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File:Arsuf fortress 2.JPG
An aerial view of the Tel.
Arsuf is located in Israel
Shown within Israel
Alternate name Apollonia, Arsur
Location  Israel
Coordinates Lua error in package.lua at line 80: module 'strict' not found.
Grid position 132/178 PAL
Type Lowland castle
Founded 1101
Site notes
Condition Ruin
Website Apollonia National Park - Israel Nature and Parks Authority

Arsuf (Hebrew: <templatestyles src="Script/styles_hebrew.css" />אַרְסוּף , ארשוף ‎, "Arshooph", "Arsoof" ; Arabic: أرْسُوف‎‎, "ʾArsūf"), also known as Arsur or Apollonia (Ancient Greek Απολλωνία), was an ancient city and fortress located in Israel, about 15 kilometres north of modern Tel Aviv, on a cliff above the Mediterranean Sea, built by the Canaanites and mentioned in the epigraphs of Teghlat Flacer.[1] The city site, Tel Arsuf, was intensively excavated from 1994.

In 2002 it became Apollonia National Park.

In 1995 a neighborhood by the name of Arsuf was established to the north of the ancient city.


Remains of the stronghold

The town was settled by Phoenicians in the 6th or 5th century BC, and named Reshef after Resheph, the Canaanite god of fertility and the underworld. It was then a part of the Persian Empire and governed from Sidon. Phoenicians of Reshef produced precious purple dye, derived from murex mollusks, which they exported to the Aegean.[2]

During the Hellenistic period it was an anchorage town, ruled by Seleucids and renamed Apollonia, as the Greeks identified Phoenician God Reshef with Apollo.

Under Roman rule, the size of the town increased. It was an important settlement between Jaffa and Caesarea along Via Maris, the coastal road. In 113 AD, Apollonia was destroyed partially by an earthquake, but recovered quickly. The harbor was built, and trade with Italy and North Africa developed.

During the Byzantine period, the town extended to cover an area of 70 acres (280,000 m2). In the 5th and 6th century AD it was the second largest city in Sharon valley, after Caesarea, populated by Christian and Samaritans, having an elaborate church and a prosperous glass industry.

In 640 AD, the town was captured by Muslims, and the Semitic name Arsuf was restored as Arabic transliteration of Reshef. The town's area decreased to about 22 acres (89,000 m2) and, for the first time, it was surrounded by a fortified wall with buttresses, to resist the constant attacks of Byzantine fleets from the sea. Large marketplaces appeared, and pottery production developed. In 809 AD, following the death of Harun al-Rashid, the local Samaritan community was destroyed and their synagogue ruined.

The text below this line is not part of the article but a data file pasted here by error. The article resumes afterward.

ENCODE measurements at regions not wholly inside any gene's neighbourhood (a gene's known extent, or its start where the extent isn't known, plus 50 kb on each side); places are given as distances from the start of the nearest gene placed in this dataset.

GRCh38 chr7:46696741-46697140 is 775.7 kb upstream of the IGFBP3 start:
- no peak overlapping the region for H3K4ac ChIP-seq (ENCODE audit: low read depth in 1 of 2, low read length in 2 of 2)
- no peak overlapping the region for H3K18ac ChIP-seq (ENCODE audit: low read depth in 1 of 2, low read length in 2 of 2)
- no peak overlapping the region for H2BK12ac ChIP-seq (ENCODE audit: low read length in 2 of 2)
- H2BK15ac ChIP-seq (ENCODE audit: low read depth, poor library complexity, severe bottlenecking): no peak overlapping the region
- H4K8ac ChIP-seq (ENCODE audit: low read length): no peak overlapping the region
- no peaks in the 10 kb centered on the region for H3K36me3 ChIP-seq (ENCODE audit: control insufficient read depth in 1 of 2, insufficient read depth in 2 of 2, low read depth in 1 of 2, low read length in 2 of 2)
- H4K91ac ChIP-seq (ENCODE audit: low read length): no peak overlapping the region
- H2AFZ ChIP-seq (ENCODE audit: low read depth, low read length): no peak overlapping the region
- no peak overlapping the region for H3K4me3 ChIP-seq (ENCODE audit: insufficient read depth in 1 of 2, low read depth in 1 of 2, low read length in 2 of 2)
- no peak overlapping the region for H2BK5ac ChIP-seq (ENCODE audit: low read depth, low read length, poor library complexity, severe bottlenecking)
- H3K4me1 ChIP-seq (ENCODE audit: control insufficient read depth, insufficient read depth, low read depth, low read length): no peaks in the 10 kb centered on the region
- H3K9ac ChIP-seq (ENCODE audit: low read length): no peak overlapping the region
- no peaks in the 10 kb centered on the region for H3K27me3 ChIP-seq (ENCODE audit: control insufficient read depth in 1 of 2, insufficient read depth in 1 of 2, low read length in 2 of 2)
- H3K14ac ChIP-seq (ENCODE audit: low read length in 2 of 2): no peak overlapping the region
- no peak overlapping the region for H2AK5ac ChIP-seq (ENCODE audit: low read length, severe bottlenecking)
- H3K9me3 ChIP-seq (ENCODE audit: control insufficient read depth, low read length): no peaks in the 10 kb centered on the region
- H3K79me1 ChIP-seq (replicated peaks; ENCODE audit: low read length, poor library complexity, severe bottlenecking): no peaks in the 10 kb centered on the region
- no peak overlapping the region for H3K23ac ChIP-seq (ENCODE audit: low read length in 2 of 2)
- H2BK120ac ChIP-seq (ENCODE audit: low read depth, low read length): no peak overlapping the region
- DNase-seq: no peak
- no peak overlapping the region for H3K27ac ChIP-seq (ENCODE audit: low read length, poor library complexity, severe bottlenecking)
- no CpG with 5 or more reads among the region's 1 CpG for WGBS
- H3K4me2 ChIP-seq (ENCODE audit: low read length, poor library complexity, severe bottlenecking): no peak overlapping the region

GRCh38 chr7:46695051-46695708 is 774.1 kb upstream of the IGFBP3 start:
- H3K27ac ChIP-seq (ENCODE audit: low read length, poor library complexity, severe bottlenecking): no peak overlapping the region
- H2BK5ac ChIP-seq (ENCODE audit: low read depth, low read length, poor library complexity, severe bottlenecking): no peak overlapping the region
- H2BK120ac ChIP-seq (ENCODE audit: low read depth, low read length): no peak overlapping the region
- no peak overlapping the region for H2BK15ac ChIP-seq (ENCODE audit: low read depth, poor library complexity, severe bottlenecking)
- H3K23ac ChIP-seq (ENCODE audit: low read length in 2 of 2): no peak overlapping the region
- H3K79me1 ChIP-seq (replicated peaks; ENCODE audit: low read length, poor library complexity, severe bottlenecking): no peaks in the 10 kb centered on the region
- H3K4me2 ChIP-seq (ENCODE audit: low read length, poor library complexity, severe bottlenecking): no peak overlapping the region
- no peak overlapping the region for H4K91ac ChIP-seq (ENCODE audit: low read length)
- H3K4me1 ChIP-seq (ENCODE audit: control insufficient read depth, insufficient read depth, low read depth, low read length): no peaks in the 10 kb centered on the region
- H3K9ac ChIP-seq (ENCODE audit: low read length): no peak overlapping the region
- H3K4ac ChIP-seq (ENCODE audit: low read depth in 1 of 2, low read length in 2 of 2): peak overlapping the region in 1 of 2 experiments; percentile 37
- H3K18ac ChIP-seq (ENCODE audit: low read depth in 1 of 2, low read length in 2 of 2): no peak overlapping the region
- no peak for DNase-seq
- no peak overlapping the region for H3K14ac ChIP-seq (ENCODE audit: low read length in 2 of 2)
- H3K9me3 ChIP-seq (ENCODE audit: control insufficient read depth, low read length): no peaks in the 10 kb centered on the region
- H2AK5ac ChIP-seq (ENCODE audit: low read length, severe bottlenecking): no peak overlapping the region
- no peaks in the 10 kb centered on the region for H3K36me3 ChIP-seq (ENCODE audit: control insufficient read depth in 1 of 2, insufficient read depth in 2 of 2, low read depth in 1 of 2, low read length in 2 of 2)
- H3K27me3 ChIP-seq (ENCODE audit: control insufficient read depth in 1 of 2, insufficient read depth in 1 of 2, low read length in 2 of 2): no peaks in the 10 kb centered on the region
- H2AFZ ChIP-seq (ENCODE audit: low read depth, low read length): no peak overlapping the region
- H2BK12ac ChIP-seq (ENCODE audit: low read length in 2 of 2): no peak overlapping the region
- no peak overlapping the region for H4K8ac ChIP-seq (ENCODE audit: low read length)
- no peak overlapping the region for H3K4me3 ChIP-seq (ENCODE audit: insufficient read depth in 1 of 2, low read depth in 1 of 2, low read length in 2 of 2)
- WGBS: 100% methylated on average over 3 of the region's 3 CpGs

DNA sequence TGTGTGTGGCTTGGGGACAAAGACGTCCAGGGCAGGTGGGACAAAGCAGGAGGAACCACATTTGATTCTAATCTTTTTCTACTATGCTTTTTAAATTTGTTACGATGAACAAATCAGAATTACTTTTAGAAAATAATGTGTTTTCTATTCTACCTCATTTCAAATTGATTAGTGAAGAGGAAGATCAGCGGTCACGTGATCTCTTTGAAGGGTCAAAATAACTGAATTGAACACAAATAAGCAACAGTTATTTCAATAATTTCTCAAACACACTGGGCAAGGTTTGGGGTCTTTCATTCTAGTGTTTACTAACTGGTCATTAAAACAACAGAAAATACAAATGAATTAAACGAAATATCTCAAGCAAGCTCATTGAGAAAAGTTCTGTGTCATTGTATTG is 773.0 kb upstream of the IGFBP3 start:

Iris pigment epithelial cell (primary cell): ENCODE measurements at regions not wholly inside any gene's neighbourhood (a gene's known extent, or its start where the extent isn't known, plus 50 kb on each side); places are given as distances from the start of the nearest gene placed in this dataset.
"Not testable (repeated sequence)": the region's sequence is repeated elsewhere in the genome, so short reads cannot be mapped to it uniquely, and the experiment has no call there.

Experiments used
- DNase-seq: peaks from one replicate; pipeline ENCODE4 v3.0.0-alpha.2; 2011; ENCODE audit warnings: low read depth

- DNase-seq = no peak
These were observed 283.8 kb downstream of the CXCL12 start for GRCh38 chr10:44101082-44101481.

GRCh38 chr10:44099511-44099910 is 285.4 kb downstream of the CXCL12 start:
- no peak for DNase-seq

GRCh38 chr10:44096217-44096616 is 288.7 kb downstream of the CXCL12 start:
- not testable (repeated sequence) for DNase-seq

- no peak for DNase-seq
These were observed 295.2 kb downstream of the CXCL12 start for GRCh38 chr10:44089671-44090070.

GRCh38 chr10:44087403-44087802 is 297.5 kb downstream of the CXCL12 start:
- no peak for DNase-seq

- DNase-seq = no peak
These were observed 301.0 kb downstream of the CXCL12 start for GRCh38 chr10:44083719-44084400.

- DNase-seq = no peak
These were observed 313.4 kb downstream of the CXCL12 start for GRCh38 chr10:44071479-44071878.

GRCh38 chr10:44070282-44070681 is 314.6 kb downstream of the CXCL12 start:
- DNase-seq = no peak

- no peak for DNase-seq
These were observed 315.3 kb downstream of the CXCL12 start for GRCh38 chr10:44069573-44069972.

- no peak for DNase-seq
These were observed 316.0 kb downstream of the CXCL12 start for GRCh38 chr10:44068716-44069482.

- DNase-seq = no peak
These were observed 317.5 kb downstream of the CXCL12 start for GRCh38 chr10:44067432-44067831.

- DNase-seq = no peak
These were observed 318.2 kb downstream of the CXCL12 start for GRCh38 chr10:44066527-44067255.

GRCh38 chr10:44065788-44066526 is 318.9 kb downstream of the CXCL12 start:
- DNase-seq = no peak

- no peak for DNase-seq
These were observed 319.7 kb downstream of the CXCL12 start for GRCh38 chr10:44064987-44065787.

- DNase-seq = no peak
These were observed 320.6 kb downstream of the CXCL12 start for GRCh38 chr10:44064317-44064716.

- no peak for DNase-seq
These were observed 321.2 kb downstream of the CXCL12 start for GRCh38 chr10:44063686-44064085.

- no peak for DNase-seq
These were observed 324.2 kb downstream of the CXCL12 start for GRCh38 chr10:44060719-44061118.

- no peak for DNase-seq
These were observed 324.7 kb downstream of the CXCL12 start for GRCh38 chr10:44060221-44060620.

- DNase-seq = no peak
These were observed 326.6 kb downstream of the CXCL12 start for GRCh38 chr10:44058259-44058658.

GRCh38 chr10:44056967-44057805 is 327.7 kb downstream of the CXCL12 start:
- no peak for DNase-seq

In 1101, Arsuf fell to a Crusader army led by Baldwin I of Jerusalem. The Crusaders, who called it Arsur, rebuilt the city's walls and created the Lordship of Arsur in the Kingdom of Jerusalem. In 1187 Arsuf was captured by the Muslims, but fell again to the Crusaders on September 7, 1191 after a battle between Richard I of England and Saladin.

John of Ibelin, Lord of Beirut (1177—1236) became Lord of Arsuf in 1207 when he married Melisende of Arsuf (born c.1170). Their son John of Arsuf (c.1211—1258) inherited the title. The title then passed to John of Arsuf's eldest son Balian of Arsuf (1239—1277). He built new walls, the big fortress and new harbor (1241). From 1261, the city was ruled by the Knights Hospitaller.

In 1265, sultan Baibars, ruler of the Mamluks, captured Arsur, after 40 days of siege.[3] The Mamluks razed the city walls and the fortress to their foundations, fearing a return of the Crusaders. The destruction was so complete that the site was abandoned. In 1596, Ottoman tax registers recorded a village there with 22 families and 4 bachelors[4] It appeared, just named "village" on the map that Pierre Jacotin compiled during Napoleon's invasion of 1799.[5]

Later a village called al-Haram existed adjacent to the ruins until it was depopulated during the 1948 Arab-Israeli War.

Popular culture

The city appears in the video game Assassin's Creed.

See also


  1. ar:أرسوف
  2. Apollonia National Park
  3. Gestes des Chiprois, Part III, p.117, ed. Gaston Raynaud, Genève, 1887: The year given by the chronicler known as the Templar of Tyre is 1265.
  4. Lua error in package.lua at line 80: module 'strict' not found.
  5. Karmon, 1960, p. 170


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External links

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